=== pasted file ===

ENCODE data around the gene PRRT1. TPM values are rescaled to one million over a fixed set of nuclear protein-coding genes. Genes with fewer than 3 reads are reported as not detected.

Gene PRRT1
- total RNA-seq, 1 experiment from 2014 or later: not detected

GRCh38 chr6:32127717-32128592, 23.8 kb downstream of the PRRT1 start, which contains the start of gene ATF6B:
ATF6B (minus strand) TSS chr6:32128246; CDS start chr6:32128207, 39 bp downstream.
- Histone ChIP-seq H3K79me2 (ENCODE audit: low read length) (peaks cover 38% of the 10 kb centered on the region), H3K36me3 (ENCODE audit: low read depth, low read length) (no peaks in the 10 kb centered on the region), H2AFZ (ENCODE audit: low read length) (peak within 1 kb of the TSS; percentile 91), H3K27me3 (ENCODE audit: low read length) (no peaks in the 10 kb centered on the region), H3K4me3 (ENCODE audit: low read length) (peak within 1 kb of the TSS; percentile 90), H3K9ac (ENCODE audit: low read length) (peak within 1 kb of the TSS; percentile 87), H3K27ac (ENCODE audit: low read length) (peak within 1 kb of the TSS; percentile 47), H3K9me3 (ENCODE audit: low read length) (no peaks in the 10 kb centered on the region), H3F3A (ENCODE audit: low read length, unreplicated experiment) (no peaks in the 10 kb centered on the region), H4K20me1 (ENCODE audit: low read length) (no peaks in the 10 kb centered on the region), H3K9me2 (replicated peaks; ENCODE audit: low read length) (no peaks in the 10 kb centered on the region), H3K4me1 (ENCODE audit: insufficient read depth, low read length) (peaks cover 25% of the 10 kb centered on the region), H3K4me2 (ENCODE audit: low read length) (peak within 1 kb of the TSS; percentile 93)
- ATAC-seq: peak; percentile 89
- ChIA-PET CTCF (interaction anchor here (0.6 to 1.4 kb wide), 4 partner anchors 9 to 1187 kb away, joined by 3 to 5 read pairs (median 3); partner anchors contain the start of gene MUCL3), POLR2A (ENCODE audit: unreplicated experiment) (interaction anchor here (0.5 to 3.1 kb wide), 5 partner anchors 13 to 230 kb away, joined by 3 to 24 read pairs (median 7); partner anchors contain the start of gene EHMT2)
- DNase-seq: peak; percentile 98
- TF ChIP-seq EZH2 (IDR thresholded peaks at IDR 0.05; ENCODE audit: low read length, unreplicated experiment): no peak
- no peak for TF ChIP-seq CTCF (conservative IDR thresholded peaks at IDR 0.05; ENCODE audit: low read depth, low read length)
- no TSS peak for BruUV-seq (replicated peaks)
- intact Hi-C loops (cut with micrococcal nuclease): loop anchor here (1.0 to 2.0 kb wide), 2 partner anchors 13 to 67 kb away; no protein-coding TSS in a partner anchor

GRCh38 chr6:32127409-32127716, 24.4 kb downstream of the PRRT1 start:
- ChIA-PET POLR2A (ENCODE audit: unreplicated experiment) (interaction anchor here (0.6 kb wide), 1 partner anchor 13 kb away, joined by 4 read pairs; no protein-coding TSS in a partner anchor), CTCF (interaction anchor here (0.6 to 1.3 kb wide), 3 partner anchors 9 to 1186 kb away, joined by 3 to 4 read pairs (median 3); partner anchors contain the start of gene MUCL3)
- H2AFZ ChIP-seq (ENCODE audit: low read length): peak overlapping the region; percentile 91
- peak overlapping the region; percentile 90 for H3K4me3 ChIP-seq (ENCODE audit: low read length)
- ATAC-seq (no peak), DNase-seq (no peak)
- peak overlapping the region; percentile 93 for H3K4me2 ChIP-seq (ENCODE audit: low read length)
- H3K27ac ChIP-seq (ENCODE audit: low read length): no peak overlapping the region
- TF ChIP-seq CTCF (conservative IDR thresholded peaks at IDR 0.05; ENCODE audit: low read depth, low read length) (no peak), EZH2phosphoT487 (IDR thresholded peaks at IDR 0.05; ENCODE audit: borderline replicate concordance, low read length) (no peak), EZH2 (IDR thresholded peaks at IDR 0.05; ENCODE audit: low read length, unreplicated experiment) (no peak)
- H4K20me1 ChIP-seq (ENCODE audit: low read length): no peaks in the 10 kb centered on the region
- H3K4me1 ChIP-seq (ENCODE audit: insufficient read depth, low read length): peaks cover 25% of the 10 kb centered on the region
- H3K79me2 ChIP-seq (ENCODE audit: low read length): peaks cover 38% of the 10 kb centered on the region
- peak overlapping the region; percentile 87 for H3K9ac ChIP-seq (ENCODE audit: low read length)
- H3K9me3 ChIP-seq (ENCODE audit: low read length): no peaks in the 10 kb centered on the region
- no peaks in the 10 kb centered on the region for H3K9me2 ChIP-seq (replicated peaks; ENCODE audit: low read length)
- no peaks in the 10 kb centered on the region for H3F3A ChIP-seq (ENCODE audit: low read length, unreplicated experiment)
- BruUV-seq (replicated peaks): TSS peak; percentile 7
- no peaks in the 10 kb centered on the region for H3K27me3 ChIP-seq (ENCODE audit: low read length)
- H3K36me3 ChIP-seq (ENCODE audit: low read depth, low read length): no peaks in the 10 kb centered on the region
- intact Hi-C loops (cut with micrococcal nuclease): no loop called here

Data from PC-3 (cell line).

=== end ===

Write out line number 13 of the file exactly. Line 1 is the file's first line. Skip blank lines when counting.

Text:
- intact Hi-C loops (cut with micrococcal nuclease): loop anchor here (1.0 to 2.0 kb wide), 2 partner anchors 13 to 67 kb away; no protein-coding TSS in a partner anchor